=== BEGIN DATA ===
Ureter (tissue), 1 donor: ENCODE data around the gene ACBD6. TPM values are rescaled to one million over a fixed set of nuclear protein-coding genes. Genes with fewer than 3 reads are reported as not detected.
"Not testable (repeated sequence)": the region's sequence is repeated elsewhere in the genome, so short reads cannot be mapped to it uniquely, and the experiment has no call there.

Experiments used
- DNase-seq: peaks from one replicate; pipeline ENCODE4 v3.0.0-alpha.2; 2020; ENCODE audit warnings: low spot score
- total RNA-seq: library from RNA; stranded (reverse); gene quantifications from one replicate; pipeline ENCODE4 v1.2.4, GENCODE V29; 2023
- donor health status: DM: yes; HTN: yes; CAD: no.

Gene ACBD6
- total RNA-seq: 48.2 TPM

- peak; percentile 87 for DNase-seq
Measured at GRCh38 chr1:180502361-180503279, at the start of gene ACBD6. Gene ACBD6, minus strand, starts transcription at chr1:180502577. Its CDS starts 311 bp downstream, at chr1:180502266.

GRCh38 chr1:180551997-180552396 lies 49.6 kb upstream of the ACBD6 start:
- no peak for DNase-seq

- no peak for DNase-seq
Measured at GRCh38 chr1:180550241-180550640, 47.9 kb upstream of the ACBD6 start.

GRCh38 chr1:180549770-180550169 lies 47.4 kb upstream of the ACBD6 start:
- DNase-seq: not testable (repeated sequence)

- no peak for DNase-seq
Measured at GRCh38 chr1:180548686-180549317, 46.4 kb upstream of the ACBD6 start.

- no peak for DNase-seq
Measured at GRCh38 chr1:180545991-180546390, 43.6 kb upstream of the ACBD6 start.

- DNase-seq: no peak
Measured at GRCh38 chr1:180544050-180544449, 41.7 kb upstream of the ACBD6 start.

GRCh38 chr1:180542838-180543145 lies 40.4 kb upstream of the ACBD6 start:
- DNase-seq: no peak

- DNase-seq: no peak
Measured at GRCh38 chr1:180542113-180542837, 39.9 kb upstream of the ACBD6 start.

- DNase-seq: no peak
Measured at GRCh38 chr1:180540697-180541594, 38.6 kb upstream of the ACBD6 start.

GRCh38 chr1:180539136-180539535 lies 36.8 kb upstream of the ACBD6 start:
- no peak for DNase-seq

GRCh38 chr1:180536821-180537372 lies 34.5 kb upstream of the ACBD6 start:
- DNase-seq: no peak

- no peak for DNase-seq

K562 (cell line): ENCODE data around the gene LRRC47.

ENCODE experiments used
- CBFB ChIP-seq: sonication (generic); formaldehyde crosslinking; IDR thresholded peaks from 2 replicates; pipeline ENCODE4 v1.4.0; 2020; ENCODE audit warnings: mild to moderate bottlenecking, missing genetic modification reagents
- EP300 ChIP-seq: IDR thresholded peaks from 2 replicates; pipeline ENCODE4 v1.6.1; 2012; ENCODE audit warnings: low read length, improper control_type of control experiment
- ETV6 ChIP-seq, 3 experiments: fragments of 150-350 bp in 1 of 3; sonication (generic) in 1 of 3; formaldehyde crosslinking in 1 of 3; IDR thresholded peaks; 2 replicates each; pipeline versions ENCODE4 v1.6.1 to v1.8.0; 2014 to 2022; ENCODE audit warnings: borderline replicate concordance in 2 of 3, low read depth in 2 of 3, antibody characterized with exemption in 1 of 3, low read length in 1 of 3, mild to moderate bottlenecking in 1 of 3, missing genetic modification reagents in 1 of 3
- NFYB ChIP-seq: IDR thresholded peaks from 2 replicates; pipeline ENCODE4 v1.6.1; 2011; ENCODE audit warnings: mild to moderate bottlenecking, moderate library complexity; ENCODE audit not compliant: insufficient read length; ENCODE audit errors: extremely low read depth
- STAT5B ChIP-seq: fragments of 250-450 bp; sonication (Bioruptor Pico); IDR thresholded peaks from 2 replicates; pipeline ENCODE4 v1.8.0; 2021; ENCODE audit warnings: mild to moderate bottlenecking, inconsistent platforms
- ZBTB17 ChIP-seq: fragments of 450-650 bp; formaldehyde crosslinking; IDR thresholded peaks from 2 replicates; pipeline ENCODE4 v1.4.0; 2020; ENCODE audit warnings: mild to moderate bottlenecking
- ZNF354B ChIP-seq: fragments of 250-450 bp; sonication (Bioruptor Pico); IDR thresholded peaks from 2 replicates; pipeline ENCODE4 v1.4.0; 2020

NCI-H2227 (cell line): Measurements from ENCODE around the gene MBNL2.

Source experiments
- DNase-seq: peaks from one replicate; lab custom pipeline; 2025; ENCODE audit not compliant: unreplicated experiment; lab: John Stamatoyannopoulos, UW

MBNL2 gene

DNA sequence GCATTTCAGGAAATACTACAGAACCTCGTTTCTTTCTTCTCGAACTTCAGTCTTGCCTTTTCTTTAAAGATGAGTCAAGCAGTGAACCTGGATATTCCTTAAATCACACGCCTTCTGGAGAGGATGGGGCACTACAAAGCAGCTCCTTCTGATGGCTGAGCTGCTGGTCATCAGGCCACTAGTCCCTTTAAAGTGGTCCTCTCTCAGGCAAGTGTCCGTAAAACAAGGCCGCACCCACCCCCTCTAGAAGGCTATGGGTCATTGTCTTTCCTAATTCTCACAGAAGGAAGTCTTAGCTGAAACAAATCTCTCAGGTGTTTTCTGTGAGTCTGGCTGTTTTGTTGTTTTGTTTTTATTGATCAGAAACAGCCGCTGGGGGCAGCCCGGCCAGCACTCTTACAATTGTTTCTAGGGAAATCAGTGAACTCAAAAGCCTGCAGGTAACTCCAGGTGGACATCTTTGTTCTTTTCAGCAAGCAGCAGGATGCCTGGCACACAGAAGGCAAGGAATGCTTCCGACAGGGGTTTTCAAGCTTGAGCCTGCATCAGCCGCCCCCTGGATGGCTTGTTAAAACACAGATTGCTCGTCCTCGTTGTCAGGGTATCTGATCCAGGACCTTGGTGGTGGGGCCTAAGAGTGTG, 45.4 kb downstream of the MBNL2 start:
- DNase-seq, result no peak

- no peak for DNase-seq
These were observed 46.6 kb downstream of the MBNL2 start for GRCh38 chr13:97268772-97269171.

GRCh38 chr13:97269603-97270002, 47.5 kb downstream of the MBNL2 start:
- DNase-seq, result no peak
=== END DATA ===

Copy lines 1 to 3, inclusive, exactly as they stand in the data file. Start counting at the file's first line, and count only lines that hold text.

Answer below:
Ureter (tissue), 1 donor: ENCODE data around the gene ACBD6. TPM values are rescaled to one million over a fixed set of nuclear protein-coding genes. Genes with fewer than 3 reads are reported as not detected.
"Not testable (repeated sequence)": the region's sequence is repeated elsewhere in the genome, so short reads cannot be mapped to it uniquely, and the experiment has no call there.

Experiments used